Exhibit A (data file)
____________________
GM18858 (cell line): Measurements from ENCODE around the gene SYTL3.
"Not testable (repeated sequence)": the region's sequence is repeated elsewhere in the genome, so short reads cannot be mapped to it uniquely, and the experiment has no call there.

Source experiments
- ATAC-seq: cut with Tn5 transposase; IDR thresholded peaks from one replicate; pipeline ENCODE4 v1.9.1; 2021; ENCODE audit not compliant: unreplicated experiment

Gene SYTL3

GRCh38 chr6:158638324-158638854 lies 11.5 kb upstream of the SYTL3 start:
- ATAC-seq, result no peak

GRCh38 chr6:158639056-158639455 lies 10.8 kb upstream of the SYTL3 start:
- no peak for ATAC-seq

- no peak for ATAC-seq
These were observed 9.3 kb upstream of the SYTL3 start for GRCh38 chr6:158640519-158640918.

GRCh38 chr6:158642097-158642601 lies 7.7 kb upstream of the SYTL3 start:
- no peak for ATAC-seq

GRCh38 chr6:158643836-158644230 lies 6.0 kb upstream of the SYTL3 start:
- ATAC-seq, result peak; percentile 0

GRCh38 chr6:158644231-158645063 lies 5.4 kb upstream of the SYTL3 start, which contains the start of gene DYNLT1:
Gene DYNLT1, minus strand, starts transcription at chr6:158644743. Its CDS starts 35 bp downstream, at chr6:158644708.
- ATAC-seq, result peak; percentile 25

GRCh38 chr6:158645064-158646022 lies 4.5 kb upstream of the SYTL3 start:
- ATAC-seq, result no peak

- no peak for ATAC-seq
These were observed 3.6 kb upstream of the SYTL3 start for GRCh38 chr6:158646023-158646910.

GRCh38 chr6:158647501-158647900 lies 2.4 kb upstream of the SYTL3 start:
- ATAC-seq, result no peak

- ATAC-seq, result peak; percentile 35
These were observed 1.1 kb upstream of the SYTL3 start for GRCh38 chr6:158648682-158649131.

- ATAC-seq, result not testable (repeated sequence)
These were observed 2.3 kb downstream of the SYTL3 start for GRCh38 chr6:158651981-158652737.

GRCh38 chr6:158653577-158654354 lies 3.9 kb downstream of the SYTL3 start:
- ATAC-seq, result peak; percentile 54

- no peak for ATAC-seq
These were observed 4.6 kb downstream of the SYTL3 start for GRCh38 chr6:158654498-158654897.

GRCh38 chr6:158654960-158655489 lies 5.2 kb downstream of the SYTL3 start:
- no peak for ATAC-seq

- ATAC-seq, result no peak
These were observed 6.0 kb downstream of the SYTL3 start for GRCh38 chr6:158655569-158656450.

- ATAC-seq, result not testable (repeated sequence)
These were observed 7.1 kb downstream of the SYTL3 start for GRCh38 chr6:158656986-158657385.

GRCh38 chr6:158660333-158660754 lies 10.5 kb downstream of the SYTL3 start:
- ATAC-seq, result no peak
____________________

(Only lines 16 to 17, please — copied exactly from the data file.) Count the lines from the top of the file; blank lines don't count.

GRCh38 chr6:158644231-158645063 lies 5.4 kb upstream of the SYTL3 start, which contains the start of gene DYNLT1:
Gene DYNLT1, minus strand, starts transcription at chr6:158644743. Its CDS starts 35 bp downstream, at chr6:158644708.